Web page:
Q: “What does Jesus mean when He tells us to be perfect?”
A: When we hear in the Bible that Jesus tells us to be perfect, it is almost too easy to dismiss it as being impossible. Who can be perfect? Especially given the fact that every day I admit before my heavenly Father that I am a sinner.
When we hear the word “perfect,” we often associate it as being without mistakes. But the word for “perfect” in Greek, the language in which the New Testament is written, is teleios
is defined as being brought to completion, fully mature.
The perfection Jesus is calling us to is to persevere in becoming the person God created us to be. God knows that we are going to make mistakes. God knows that we are going to experience trials. God knows the wounds we carry. God also knows who He created us to be. And He gives us the grace to persevere in bringing to completion who He created us to be.
Sometimes our lives get messy. Sometimes the mistakes are big. Sometimes the wounds seem to never cease to bleed. But there is no time in which God gives up on us becoming who we were created to be.
Soon-to-be St. John Paul II stated it so beautifully at the 2002 World Youth Day in Toronto: “We are not the sum of our weaknesses and failures; we are the sum of Our Father’s love for us and our real capacity to become the image of His Son.”
Amidst all the mistakes, trials and wounds that we all encounter, it is important to know that we are not the sum of all these. What makes us who we are is Our Father’s love for us and the real capacity He has placed within us to become the image of His Son.
St. Catherine of Siena was known to say; “be who God meant you to be and you will set the world on fire.”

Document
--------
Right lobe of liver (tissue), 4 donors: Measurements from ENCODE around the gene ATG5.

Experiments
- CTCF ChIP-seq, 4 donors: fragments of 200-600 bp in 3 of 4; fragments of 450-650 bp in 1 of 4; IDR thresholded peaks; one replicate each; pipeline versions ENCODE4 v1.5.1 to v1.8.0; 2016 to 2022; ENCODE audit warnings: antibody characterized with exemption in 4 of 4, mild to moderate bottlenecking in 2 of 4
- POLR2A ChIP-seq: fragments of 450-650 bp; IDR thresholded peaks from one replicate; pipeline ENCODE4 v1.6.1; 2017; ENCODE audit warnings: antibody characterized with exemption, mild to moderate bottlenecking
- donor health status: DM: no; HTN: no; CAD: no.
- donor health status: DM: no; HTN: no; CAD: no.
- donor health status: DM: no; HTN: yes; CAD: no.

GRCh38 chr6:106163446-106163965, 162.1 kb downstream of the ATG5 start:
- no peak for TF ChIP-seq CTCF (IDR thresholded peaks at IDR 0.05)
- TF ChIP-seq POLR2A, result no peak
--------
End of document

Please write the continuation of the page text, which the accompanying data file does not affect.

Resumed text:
The path of becoming who God meant us to be is not going to preserve us from our weaknesses and failures; we are going to make mistakes. To be made perfect is to persevere through every trial, every wound and every mistake, allowing God to use them all in a glorious way of making us complete, fully mature.
I recently went through a treatment for a pre-cancerous skin condition that turned my forehead into a sight that was not pleasant to see. Even my brother priests looked at me aghast and asked what was wrong with my head. I knew it was bad when during Eucharistic Adoration, one of our dear first graders raised her hand to ask; “Father, can we pray for your head?”
So when I went in for my check-up and the dermatologist came into the room with a broad smile on his face, this was not a look I had become accustomed to over the past few weeks. I asked what he was smiling for, to which he responded; “It’s good to see that you have carried through with the prescribed treatment and it’s doing exactly what it should. All of those red areas would have been needed to be burned off. When your skin heals up even some of your wrinkles will likely go away with the new skin.”
Upon reflection, I think this must be in much the same way that our heavenly Father looks at us as we persevere through the wounds, trials and even sins of our life. Eventually all these imperfections will need to be burned away, but if we persevere through them now, we will become a new creation.
St. James writes:
“Consider it all joy, my brothers, when you encounter various trials, for you know that the testing of your faith produces perseverance. And let perseverance be perfect, so that you may be perfect and complete, lacking in nothing.” (James 1:2-4)
My brothers and sisters, the potential lies within us at this very moment to become who we have been created to be. Let us persevere in being made complete, fully mature, and lacking in nothing. “Be perfect, just as your heavenly Father is perfect.”
• Sattler is pastor at the Church of St. Anne in Bismarck.
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